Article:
Is Soy Gluten-Free? Exploring Soy Sauce, Flour, Milk, Protein, and Alternatives

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We understand that many people with celiac disease or gluten intolerance struggle to find foods that meet their dietary restrictions.

Soy is a common ingredient found in many processed foods, and as a result, it is vital to understand whether soy is gluten-free or not.

In this article, we will explore the question “is soy gluten-free?” and provide comprehensive information to help you make informed decisions about incorporating soy into your diet.

Is Soy Gluten Free?

Soy is a versatile and widely used ingredient in many food products, including soy milk, soy flour, soy protein, and soy sauce.

Soy sauce is a popular condiment that adds flavor to many dishes, but is soy sauce gluten-free?

The answer is not a simple yes or no.

Traditional soy sauce is mainly made by fermenting soybeans with roasted wheat or barley.

This process breaks down the gluten protein in the wheat or barley, making the final product gluten-free.

However, some people with celiac disease or gluten intolerance may still be sensitive to the residual gluten protein in the soy sauce.

The short answer is: it depends on the type of soy product and how it is processed.

Let us examine each type in more detail:

Soy Sauce

Regular soy sauce, also known as Chinese or Japanese soy sauce, is typically made with soybeans, wheat, salt, and enzymes.

The wheat is used to help break down the soybeans during the fermentation process and balances the flavor.

Therefore, regular soy sauce contains gluten and is unsafe for a gluten-free diet.

However, gluten-free soy sauce options are available, such as tamari soy sauce, made with little to no wheat and usually made with only soybeans, salt, and enzymes.

Tamari soy sauce is also typically darker and richer in flavor than regular soy sauce.

Another option is coconut aminos, made from coconut sap and salt and has a similar taste and color to soy sauce.

Our Recommendation

 Gluten Free Tamari Soy Sauce

Kikkoman GF Tamari Soy Sauce is a premium soy sauce alternative that caters to individuals with gluten sensitivities or following a gluten-free diet.

Made with the exact adherence to quality as the original Kikkoman Tamari Soy Sauce, this gluten-free version offers an authentic taste experience without compromising on dietary needs.

With its rich flavor and versatile usage, Kikkoman Gluten-Free Tamari Soy Sauce aims to elevate your culinary creations.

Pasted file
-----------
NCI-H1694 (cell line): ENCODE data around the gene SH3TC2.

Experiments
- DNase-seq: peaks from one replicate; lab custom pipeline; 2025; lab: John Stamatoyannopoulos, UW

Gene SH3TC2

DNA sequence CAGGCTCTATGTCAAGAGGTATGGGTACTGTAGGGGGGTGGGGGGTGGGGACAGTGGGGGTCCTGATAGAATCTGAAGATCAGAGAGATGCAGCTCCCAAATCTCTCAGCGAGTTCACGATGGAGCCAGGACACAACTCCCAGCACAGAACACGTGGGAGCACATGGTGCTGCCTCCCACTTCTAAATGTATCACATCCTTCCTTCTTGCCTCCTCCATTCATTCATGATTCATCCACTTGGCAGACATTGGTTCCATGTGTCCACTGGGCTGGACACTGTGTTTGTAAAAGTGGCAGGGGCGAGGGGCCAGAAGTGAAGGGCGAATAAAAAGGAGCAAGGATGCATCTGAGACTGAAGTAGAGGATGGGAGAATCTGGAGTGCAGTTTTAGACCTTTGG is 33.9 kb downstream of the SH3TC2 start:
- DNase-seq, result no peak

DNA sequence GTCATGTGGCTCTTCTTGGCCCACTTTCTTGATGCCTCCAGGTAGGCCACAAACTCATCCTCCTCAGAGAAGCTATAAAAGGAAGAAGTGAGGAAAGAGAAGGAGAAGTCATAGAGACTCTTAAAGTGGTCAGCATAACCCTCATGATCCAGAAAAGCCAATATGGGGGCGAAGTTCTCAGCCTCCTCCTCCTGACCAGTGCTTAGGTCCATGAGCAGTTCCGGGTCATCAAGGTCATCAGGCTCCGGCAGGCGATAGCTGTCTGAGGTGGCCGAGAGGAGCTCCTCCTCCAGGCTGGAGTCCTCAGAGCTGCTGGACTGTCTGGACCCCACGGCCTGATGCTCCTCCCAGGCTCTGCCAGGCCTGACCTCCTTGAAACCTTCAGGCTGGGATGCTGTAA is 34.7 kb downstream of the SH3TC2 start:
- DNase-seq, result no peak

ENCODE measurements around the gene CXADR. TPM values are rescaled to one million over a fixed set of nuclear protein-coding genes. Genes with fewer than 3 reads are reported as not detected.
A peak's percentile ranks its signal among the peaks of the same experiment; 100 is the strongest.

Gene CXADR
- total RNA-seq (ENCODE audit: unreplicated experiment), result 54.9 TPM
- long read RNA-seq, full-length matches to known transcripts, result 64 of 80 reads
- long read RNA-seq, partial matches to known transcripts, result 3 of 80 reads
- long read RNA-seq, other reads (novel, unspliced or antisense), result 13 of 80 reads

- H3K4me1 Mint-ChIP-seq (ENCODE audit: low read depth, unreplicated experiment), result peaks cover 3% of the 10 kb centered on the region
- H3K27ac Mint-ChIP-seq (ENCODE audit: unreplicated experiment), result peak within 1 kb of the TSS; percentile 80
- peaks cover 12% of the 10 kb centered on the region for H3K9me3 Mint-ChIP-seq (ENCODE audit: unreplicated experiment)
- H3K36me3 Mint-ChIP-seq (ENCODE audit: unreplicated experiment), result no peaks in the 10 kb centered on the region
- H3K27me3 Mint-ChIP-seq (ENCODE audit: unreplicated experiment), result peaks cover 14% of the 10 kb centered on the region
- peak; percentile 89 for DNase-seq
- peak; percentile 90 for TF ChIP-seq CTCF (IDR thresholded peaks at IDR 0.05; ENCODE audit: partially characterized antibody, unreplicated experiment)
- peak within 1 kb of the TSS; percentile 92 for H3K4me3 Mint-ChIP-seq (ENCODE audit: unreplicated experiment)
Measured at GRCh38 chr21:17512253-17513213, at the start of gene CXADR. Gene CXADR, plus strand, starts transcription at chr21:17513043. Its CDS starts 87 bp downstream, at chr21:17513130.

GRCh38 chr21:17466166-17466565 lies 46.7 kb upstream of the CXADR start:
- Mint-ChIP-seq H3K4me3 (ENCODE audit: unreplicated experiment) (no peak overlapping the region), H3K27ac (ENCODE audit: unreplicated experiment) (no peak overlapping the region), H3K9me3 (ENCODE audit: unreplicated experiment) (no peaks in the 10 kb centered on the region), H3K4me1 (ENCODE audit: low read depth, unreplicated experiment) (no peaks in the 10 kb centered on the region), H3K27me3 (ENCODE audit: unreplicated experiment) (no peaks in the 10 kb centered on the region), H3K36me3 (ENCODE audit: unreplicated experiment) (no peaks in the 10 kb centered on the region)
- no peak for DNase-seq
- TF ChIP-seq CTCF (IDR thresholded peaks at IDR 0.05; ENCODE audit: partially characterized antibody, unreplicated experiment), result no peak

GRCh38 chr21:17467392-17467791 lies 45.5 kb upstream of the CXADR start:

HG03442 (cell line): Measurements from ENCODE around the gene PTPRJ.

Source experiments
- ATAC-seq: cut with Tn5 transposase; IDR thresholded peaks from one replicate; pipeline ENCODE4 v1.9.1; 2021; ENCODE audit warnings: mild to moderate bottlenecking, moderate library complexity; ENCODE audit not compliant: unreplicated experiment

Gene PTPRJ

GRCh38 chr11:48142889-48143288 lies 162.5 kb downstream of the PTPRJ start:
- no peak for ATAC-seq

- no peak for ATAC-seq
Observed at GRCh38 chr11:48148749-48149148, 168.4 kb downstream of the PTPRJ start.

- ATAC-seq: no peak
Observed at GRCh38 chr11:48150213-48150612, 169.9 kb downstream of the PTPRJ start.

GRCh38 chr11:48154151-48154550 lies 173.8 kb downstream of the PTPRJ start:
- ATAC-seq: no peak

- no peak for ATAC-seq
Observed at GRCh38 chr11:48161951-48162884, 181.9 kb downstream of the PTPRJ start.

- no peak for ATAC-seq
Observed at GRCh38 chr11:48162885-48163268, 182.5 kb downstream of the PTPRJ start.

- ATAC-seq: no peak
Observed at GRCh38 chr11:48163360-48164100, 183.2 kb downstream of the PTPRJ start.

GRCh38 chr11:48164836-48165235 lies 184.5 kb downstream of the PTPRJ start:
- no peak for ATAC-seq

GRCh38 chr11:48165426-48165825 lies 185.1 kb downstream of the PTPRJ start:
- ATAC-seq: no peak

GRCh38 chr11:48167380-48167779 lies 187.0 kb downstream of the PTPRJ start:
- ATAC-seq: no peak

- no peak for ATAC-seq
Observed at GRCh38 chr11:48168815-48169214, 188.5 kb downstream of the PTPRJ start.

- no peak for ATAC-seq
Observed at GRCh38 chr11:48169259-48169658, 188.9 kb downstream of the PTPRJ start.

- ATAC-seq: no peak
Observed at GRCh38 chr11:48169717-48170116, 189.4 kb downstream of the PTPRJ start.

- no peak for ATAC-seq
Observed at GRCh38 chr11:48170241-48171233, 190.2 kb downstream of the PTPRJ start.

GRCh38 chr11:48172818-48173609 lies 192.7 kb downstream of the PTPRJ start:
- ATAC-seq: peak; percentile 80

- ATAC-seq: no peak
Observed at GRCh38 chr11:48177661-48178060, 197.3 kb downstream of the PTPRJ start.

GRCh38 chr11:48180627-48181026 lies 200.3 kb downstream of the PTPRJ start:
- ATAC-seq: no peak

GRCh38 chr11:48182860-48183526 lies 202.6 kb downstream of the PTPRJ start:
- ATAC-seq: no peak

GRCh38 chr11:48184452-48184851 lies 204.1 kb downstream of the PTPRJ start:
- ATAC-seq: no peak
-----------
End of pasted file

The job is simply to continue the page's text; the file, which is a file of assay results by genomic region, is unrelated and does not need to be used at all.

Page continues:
Soy flour

Soy flour is another commonly used soy product that may be a concern for those with celiac disease or gluten intolerance. Soy flour is mostly made by grinding roasted soybeans into a fine powder.

So is soy flour gluten free? Well, while soybeans are naturally gluten-free, some manufacturers may process soy flour in facilities that also process wheat, barley, and rye.

This could result in cross-contamination with gluten, making the soy flour unsuitable for those with celiac disease or gluten intolerance.

It is essential to pay close attention to food labels and to ensure that you are selecting certified gluten-free products.

Gluten-free certification programs ensure that food products are tested and verified to contain less than 20 parts per million (ppm) of gluten.

This threshold is the maximum amount of gluten that can be present in a product and still be considered gluten-free.

Our Recommendation

Gluten Free Soy Flour

Naturevibe Botanicals Gluten-Free Soy Flour is a premium product that provides a versatile and nutritious gluten-free alternative for baking and cooking.

Made from high-quality non-GMO soybeans and carefully processed to eliminate gluten, this soy flour offers a range of benefits for individuals with gluten sensitivities or those following a gluten-free diet.

Soy milk

Soy milk is a popular dairy-free alternative often used instead of cow’s milk.

While soy milk is naturally gluten-free, some brands may often contain added ingredients that could contain gluten.